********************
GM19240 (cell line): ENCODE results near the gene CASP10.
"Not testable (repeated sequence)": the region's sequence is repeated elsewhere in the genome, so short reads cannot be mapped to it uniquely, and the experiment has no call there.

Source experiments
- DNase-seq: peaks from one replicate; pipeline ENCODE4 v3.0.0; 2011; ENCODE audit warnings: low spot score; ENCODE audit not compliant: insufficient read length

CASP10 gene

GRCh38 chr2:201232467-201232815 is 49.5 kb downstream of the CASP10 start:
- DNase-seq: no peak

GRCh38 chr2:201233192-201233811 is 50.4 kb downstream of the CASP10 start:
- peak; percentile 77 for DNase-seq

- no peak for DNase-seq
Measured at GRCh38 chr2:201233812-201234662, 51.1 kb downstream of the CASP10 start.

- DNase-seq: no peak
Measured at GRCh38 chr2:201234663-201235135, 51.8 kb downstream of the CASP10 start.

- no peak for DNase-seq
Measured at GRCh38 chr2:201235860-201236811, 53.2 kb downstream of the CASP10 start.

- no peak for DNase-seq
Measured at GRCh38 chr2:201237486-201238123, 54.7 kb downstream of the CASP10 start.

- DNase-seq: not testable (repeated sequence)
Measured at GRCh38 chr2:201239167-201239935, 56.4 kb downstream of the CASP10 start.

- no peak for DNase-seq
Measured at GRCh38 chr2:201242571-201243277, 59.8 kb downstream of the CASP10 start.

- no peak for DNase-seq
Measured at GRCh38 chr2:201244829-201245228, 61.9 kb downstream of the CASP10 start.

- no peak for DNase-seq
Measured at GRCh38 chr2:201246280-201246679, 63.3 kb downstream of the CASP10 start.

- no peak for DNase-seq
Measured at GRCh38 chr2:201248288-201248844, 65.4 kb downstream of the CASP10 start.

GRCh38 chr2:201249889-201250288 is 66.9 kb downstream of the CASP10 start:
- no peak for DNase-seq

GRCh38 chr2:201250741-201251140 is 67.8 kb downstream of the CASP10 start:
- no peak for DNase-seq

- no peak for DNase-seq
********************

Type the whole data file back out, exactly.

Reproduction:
GM19240 (cell line): ENCODE results near the gene CASP10.
"Not testable (repeated sequence)": the region's sequence is repeated elsewhere in the genome, so short reads cannot be mapped to it uniquely, and the experiment has no call there.

Source experiments
- DNase-seq: peaks from one replicate; pipeline ENCODE4 v3.0.0; 2011; ENCODE audit warnings: low spot score; ENCODE audit not compliant: insufficient read length

CASP10 gene

GRCh38 chr2:201232467-201232815 is 49.5 kb downstream of the CASP10 start:
- DNase-seq: no peak

GRCh38 chr2:201233192-201233811 is 50.4 kb downstream of the CASP10 start:
- peak; percentile 77 for DNase-seq

- no peak for DNase-seq
Measured at GRCh38 chr2:201233812-201234662, 51.1 kb downstream of the CASP10 start.

- DNase-seq: no peak
Measured at GRCh38 chr2:201234663-201235135, 51.8 kb downstream of the CASP10 start.

- no peak for DNase-seq
Measured at GRCh38 chr2:201235860-201236811, 53.2 kb downstream of the CASP10 start.

- no peak for DNase-seq
Measured at GRCh38 chr2:201237486-201238123, 54.7 kb downstream of the CASP10 start.

- DNase-seq: not testable (repeated sequence)
Measured at GRCh38 chr2:201239167-201239935, 56.4 kb downstream of the CASP10 start.

- no peak for DNase-seq
Measured at GRCh38 chr2:201242571-201243277, 59.8 kb downstream of the CASP10 start.

- no peak for DNase-seq
Measured at GRCh38 chr2:201244829-201245228, 61.9 kb downstream of the CASP10 start.

- no peak for DNase-seq
Measured at GRCh38 chr2:201246280-201246679, 63.3 kb downstream of the CASP10 start.

- no peak for DNase-seq
Measured at GRCh38 chr2:201248288-201248844, 65.4 kb downstream of the CASP10 start.

GRCh38 chr2:201249889-201250288 is 66.9 kb downstream of the CASP10 start:
- no peak for DNase-seq

GRCh38 chr2:201250741-201251140 is 67.8 kb downstream of the CASP10 start:
- no peak for DNase-seq

- no peak for DNase-seq